Essentially I am looking to build a remote controlled car using dc motors and one arduino uno to be on the car to supply the power logic and i wanted to use another arduino to be the remote. I was curious what the most effective method would be as to pairing these two devices in a way that it would provide the maximum range possible while still maintaining a decently high bandwidth limit. The reason for this is hopefully i can have the arduino mounted to the car connected to a camera where the camera would send a video feed over to the remote control. I was thinking about using a bluetooth module between the two such as a HM-10 but i wouldn't be able to send a video feed this way because bluetooth cannot transmit that much data at once. However if that is the most practical option i can get over the fact of not having a live video feed and send an image ever 5 seconds or so instead of live. Appreciate any insight on what the most effective method would be in terms of efficiency between range and data stream bandwidth.
You wouldn't be able process (acquire, store, resize, output) any sensible video signal with the Uno (or any other Atmega-based board). The amount of memory and clock speed is way too low. Peripherals and instruction set are also lacking - no DMA, FPU, DSP instructions. Arduinos barely cope with audio - any kind of video is out of question, except if you want something like a 5fps 32x32 raw feed. Uncompressed, of course.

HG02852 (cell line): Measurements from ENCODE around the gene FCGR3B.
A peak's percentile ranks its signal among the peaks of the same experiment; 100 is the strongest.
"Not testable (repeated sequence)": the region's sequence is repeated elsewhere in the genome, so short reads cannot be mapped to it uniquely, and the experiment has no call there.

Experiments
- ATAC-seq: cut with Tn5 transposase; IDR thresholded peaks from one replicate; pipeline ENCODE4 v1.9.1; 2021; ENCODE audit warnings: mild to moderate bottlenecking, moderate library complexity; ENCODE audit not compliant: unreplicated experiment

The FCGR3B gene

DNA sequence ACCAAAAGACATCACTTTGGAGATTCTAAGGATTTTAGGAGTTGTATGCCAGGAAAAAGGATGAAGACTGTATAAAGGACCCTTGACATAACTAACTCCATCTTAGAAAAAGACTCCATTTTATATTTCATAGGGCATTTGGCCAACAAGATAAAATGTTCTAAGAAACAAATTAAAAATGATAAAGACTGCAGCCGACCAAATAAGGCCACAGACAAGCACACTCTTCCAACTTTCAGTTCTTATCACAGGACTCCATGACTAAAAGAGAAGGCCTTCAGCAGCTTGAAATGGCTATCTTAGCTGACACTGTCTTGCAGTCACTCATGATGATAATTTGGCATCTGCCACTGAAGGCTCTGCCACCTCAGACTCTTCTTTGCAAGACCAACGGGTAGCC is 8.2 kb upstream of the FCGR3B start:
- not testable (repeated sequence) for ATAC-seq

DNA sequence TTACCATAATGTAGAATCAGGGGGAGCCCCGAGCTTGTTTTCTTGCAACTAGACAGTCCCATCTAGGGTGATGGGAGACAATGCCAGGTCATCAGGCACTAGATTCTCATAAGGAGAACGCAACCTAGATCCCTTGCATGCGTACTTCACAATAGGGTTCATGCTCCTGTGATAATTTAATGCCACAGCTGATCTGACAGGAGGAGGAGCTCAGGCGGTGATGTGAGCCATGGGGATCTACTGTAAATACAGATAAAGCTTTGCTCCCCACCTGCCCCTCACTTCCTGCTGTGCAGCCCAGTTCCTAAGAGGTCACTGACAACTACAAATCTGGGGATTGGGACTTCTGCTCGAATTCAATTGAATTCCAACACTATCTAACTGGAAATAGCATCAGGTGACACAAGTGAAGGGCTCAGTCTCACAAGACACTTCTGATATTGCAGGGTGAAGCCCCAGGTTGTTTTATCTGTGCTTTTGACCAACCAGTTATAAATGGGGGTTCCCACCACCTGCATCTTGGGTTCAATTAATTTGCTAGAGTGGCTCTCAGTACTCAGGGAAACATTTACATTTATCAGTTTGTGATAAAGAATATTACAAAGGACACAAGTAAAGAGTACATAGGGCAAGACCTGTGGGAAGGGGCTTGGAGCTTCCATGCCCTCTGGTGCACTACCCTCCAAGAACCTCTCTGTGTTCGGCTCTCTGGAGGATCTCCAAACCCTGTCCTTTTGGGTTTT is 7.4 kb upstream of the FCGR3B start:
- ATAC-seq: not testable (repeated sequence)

If you want another hobby-friendly open source solution, I'd look at something with at least an ARM M4 core, with DMA of course. For communication, regular IEEE 802.11 Wifi is your best bet (high throughput) - those 433Mhz RF modules only transmit 4800bps or so.
There may be better solutions, but I've only used stm32f429 for video: they have DMA(2D), display interface (RGB, 8080 memory interface, ...), DCMI (digital camera interface). Wifi could be handled by something like WifiMCU.
You could use the STM32F429DISCOVERY board with LCD for you remote controller, another STM32F4 board with a camera (ex http://hackaday.com/2014/12/04/serial-camera-courtesy-of-the-stm32f4/) and pair them with two WifiMCUs, if You want to do it with off-the-shelf boards.